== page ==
Supervisor: Dr Claire Dancer
Electromagnetic materials and metamaterials have been widely studied in recent years for use in functional devices such as invisibility cloaks, lenses, and waveguides. However, the ability to produce these devices by industrially-relevant methods is currently limited by the range of materials and processes accessible to those working in the field. Polymer nanocomposites consisting of thermoplastic polymers loaded with dielectric or ferritic particles could be a flexible platform for constructing electromagnetic devices as the diversity of nanomaterials available lead to a wide range of electromagnetic behaviours. Nanocomposite materials would be very well-suited for use in radio and microwave devices for communications due to their microstructural feature sizes. However, for such materials to be exploited in devices it is necessary to demonstrate how a suitable electromagnetic property range can be achieved, and how the electromagnetic properties can be varied spatially within the material in a controllable way. In lab-scale demonstrator devices this is generally achieved by hand-assembling blocks of materials of different compositions; however air gaps and other discontinuities in the structure occur which limit the effectiveness of the device. The aim of this PhD project is to develop flexible polymer-based processing routes which allow the direct production of spatially varied compositions using either systematically varying compositions of nanocomposite materials or structured elements.
This project will involve the preparation of polymer-based nanocomposite materials by twin screw extrusion and other compounding methods, and subsequent processing into graded and other structures using techniques such as 3D printing and hot pressing. The student will gain hands-on experience in a range of characterisation techniques to measure the microstructural, mechanical and electromagnetic properties of the materials. These will include microscopy, thermal analysis techniques such as TG-DTA, dynamic mechanical analysis, and X-ray diffraction, using characterisation facilities based in WMG and other departments at the University of Warwick. Interaction with collaborating academic groups and industrial partners working in this area can be expected, as well as attendance at international conferences.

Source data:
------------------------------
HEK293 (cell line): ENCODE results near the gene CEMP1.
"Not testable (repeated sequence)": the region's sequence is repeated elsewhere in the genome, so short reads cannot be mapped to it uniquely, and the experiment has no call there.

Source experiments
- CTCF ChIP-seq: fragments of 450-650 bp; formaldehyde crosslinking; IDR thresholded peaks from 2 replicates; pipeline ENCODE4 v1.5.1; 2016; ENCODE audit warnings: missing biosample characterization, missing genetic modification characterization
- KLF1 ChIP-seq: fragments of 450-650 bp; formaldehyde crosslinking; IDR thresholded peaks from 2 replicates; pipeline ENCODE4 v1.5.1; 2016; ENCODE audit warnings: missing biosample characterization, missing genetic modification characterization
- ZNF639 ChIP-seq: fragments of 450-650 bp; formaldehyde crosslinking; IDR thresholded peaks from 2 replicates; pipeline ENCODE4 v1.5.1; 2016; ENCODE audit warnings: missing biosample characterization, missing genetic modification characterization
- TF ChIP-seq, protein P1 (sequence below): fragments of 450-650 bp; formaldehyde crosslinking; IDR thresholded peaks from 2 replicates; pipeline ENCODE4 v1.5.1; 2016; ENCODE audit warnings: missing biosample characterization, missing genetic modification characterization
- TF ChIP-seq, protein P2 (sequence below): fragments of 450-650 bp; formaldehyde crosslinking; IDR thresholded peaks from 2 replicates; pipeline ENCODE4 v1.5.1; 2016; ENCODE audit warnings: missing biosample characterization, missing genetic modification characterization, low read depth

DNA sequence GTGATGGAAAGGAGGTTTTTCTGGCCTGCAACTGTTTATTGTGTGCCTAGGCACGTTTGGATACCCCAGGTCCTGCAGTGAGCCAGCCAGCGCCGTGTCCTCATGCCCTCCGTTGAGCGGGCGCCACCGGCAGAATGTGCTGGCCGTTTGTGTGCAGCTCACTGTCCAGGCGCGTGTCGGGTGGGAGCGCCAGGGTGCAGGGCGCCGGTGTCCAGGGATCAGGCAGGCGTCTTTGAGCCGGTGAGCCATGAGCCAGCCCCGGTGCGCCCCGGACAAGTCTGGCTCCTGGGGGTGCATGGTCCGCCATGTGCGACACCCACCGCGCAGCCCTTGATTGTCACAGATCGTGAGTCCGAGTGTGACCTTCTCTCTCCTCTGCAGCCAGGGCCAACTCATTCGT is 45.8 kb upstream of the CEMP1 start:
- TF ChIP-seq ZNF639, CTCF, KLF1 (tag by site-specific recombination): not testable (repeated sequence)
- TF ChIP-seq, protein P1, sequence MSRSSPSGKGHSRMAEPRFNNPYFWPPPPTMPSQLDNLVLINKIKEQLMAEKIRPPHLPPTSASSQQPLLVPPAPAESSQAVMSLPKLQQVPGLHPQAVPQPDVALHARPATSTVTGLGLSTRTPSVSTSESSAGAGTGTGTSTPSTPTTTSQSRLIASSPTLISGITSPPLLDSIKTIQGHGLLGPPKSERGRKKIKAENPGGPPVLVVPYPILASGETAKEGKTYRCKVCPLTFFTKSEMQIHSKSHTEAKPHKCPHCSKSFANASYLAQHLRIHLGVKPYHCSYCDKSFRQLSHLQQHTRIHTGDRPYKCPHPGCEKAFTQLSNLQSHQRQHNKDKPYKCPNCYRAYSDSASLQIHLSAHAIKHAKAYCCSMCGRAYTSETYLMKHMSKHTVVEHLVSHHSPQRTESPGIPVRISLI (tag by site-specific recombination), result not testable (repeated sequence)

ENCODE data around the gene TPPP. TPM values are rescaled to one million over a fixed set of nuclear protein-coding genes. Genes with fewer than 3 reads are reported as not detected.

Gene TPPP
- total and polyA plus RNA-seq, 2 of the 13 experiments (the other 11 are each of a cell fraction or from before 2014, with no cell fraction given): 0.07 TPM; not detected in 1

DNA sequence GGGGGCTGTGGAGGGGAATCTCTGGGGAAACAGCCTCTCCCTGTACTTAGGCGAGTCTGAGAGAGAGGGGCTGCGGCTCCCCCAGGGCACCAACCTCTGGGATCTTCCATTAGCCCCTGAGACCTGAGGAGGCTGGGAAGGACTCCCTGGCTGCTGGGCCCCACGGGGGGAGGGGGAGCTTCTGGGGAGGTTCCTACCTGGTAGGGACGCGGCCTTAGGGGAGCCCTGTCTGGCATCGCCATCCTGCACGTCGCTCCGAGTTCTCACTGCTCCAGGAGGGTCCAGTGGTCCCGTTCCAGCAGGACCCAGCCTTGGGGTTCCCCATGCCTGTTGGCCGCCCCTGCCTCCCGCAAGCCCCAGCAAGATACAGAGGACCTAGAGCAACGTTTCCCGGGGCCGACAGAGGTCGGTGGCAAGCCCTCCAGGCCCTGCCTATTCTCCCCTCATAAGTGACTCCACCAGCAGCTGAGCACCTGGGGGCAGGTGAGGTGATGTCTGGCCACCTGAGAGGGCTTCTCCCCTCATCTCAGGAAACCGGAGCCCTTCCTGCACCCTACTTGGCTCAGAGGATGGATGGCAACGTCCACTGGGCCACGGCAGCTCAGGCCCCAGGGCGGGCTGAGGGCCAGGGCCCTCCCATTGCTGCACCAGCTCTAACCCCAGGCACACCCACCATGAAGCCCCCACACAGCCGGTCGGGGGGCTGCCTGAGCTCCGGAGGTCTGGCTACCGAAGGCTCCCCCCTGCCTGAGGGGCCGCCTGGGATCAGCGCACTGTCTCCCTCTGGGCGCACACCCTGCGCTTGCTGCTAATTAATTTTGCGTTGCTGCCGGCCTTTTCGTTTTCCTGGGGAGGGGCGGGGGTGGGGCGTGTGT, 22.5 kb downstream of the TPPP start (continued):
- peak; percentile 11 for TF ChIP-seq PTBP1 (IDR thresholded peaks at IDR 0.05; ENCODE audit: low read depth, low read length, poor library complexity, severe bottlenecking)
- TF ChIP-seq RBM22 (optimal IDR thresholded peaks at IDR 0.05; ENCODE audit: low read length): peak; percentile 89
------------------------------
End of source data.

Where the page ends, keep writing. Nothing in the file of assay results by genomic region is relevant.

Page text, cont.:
This PhD project would suit students with a good undergraduate degree in materials science, chemistry or engineering and an interest in carrying out hands-on experimental research. Prior experience of materials processing and/or characterisation would be an advantage.
Awards available: 1 award available.
Funding Details: Fees and maintenance at RCUK Level
Length of Award: 3.5 years (PhD)
Eligibility: Funding is available for well-qualified UK or EU students. Other motivated students areÂ encouraged to apply but will need to secure their own funding.
This project is available to start on 1st October 2013 or as soon as possible thereafter.
Please contact Dr Claire Dancer by email (email@example.com) with informal enquiresÂ about this project.
Please apply directly via PG Admissions and note the reference number. Click here for the application form:Â http://go.warwick.ac.uk/pgapplyÂ
Deadline: 30 November 2013